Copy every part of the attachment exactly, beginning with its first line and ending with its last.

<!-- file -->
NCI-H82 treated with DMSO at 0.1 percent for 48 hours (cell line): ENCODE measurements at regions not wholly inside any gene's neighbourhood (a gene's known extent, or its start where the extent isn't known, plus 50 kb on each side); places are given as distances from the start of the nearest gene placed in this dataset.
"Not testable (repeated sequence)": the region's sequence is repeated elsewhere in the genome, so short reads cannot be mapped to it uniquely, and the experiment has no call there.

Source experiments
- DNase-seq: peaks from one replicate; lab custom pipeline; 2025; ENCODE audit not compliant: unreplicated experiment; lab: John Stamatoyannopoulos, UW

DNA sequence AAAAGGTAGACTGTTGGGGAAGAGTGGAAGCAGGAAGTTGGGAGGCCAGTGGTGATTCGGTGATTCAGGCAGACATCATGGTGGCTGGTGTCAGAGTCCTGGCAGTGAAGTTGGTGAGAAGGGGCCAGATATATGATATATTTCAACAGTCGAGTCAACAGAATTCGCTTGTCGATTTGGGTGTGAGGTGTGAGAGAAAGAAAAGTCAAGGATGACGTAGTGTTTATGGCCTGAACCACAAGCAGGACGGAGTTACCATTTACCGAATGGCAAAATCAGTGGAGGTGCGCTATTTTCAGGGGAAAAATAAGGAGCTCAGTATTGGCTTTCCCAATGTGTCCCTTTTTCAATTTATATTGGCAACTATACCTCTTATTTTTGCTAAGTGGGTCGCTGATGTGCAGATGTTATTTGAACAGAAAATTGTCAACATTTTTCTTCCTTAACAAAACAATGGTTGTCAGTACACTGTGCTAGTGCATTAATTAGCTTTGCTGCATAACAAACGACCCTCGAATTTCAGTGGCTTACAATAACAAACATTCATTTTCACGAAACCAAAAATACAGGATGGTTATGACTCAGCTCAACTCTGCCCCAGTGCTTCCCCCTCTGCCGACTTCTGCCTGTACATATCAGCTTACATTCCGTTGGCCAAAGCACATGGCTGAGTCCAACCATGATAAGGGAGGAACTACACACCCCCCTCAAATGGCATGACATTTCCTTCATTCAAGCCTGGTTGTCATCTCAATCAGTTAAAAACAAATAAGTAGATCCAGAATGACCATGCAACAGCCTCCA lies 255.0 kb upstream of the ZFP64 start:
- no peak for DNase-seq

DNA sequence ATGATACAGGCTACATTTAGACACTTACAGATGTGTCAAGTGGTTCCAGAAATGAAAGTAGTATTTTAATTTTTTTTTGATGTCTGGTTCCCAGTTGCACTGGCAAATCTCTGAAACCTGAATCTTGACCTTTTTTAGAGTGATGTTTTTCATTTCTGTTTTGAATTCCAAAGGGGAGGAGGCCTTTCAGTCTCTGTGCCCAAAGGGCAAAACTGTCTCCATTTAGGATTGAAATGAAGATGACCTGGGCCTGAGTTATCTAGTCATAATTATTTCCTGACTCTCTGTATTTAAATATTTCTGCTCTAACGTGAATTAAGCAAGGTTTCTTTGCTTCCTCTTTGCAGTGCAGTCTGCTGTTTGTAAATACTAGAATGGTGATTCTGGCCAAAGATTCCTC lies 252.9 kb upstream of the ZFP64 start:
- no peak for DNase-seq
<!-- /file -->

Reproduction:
NCI-H82 treated with DMSO at 0.1 percent for 48 hours (cell line): ENCODE measurements at regions not wholly inside any gene's neighbourhood (a gene's known extent, or its start where the extent isn't known, plus 50 kb on each side); places are given as distances from the start of the nearest gene placed in this dataset.
"Not testable (repeated sequence)": the region's sequence is repeated elsewhere in the genome, so short reads cannot be mapped to it uniquely, and the experiment has no call there.

Source experiments
- DNase-seq: peaks from one replicate; lab custom pipeline; 2025; ENCODE audit not compliant: unreplicated experiment; lab: John Stamatoyannopoulos, UW

DNA sequence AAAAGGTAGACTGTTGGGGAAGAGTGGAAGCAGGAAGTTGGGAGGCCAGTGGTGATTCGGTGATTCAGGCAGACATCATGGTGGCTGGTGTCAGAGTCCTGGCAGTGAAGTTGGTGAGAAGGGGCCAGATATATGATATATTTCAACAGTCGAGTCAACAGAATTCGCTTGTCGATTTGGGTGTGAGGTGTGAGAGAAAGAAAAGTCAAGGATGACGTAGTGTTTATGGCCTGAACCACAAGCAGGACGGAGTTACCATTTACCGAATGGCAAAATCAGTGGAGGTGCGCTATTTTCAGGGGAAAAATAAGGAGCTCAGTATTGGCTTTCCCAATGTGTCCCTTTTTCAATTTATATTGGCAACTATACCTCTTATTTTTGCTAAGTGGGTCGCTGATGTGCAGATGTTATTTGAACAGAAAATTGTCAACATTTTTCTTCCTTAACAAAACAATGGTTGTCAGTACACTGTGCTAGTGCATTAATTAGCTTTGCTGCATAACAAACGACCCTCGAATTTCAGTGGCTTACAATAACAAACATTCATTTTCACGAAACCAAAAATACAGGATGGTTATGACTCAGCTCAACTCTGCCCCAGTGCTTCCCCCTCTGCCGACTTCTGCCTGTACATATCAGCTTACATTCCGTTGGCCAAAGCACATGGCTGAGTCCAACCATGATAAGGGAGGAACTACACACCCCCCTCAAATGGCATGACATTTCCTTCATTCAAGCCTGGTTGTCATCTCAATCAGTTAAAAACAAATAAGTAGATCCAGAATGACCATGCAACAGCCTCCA lies 255.0 kb upstream of the ZFP64 start:
- no peak for DNase-seq

DNA sequence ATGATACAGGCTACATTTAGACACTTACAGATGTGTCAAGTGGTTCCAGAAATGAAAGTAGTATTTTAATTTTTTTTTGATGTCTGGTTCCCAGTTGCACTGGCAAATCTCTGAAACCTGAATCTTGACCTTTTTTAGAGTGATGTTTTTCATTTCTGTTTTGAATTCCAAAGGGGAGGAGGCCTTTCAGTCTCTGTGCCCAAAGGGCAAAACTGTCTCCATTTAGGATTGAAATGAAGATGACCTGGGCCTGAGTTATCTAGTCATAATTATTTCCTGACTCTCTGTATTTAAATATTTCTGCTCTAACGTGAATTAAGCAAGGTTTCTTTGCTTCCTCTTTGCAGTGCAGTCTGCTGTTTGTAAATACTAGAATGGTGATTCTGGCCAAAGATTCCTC lies 252.9 kb upstream of the ZFP64 start:
- no peak for DNase-seq